U.S. Army Accidentally Grows Marijuana

US Army logo and marijuana AP/CBS/iStockphoto

U.S. Army officials at the Rocky Mountain Arsenal outside of Denver, Colo. discovered recently that the "weed-free" mulch they were using to re-seed ground cover was actually quite full of weed.

The Army discovered it was inadvertently growing marijuana on the property in June. Since then, they have picked about 100 low-grade marijuana plants. Called "ditch weed" or "feral hemp," the plant grows wild in some places, including Kansas where the mulch supplier is located.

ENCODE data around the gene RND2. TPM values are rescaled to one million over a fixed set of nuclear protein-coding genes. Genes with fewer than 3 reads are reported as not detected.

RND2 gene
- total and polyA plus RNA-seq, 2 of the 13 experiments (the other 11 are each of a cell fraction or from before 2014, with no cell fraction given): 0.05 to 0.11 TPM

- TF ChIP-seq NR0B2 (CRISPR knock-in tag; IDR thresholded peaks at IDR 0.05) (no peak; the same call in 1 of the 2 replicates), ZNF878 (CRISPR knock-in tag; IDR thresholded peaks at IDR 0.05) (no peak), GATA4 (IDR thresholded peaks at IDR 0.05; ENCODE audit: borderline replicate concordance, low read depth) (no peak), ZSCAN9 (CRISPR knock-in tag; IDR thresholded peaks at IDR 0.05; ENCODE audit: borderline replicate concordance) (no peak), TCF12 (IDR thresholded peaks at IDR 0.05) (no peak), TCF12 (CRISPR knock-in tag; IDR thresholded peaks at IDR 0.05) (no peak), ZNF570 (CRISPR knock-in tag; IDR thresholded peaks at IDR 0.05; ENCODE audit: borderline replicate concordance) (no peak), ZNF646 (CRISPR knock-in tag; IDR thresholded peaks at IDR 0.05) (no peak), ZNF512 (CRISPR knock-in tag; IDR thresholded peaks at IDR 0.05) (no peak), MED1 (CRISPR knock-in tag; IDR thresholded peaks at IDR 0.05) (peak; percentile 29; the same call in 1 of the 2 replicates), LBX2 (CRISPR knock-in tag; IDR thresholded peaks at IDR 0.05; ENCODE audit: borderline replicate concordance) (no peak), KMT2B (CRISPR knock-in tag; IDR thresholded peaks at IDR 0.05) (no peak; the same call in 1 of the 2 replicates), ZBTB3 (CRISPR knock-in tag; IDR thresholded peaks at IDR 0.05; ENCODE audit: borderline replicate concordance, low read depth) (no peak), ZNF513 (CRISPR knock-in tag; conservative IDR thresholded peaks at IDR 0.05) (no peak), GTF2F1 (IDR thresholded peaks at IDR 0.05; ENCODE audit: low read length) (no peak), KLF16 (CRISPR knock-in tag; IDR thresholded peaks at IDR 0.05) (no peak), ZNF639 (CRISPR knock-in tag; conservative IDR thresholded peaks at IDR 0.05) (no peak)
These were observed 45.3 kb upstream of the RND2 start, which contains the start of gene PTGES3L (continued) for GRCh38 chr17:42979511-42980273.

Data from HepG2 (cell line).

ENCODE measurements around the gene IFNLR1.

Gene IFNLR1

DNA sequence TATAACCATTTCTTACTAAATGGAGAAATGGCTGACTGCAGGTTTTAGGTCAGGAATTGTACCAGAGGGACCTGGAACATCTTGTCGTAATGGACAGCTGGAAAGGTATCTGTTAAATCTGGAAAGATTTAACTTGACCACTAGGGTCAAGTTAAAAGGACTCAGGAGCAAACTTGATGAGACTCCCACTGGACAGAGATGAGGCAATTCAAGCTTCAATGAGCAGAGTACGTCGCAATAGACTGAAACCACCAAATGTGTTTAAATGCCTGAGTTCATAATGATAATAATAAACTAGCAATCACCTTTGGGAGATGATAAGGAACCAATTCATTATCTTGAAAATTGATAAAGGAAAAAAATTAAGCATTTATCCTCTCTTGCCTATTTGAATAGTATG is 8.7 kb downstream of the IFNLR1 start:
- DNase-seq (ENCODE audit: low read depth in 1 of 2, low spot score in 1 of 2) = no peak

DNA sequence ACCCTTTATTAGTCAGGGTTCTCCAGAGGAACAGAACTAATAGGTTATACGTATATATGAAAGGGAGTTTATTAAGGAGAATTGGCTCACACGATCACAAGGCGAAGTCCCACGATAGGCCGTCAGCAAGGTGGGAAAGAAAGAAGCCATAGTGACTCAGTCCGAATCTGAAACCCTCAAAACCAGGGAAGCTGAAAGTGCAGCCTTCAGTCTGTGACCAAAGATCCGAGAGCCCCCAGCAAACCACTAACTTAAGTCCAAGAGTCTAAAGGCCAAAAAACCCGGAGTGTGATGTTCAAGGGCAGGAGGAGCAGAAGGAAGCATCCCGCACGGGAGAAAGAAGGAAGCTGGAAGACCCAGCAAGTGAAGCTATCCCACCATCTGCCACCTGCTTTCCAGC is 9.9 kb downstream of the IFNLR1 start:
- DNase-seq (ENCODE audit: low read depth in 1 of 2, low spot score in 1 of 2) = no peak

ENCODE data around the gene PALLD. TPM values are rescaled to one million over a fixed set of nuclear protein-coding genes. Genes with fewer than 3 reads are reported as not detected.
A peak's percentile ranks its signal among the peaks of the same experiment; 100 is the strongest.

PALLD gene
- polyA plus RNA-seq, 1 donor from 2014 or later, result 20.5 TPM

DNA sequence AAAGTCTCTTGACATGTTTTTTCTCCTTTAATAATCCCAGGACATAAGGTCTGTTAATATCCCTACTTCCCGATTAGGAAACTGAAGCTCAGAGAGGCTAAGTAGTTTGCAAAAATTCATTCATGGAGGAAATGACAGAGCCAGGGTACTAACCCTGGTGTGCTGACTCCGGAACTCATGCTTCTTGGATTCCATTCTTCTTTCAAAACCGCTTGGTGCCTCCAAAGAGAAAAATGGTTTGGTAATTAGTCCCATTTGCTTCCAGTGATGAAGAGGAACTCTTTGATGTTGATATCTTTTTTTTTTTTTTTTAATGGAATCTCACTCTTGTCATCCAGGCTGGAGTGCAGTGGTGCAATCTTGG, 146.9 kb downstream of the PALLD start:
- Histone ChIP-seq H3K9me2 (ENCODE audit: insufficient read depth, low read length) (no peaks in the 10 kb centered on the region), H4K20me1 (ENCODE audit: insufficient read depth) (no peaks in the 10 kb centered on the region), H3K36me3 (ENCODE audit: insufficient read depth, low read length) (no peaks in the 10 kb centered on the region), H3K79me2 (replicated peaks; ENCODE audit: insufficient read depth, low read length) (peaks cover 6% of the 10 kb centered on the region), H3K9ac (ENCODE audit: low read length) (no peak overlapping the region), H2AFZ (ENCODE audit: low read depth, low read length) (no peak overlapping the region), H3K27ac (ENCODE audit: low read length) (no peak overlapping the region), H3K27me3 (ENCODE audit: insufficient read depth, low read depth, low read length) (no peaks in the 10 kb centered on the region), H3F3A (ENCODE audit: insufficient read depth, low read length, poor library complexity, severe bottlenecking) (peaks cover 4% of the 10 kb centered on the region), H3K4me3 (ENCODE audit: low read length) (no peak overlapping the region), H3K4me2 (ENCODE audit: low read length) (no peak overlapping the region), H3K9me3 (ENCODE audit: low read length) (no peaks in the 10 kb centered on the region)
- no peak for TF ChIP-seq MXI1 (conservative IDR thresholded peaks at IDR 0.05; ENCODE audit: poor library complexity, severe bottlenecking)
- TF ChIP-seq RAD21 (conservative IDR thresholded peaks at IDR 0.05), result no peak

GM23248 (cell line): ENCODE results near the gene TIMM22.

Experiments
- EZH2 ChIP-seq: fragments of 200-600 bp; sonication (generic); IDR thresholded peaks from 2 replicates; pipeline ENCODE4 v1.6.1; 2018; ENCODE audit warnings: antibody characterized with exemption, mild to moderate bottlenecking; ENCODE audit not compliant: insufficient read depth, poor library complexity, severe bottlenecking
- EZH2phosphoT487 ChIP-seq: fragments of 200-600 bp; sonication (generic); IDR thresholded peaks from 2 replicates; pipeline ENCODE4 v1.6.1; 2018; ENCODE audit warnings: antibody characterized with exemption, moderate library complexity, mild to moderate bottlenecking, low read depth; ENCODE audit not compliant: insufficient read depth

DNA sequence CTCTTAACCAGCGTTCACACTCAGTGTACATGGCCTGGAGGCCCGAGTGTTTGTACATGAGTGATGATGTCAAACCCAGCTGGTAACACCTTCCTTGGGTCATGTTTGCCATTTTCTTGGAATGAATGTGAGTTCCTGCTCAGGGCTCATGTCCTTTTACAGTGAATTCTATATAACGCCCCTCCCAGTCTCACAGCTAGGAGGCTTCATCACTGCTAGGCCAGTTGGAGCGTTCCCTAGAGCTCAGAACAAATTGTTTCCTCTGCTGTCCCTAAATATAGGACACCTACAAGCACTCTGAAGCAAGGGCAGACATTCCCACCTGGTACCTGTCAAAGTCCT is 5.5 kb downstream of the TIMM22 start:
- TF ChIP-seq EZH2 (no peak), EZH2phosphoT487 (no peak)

The Rocky Mountain Arsenal was used by the Army as a chemical weapons manufacturing facility during World War II and the Cold War. As part of a clean-up effort, the Army had been reseeding in some areas. But when the seeds started to grow, they noticed they were reseeding the area with marijuana.

CBSNews.com Special Report: Marijuana Nation

Charlie Scharmin is in charge of the cleanup. He said he was quite surprised when he was told what was growing at the arsenal.
"It's not something you expect in an environmental cleanup job," Scharmin told CBS News. "It was a little surprising."

Scharmin says they plan to mow, burn or maybe even have bison who roam on the land eat the rest.

"(The) Fish and Wildlife Service does not seem to have any concern about having bison out there (with the plant present)," Scharmin said.


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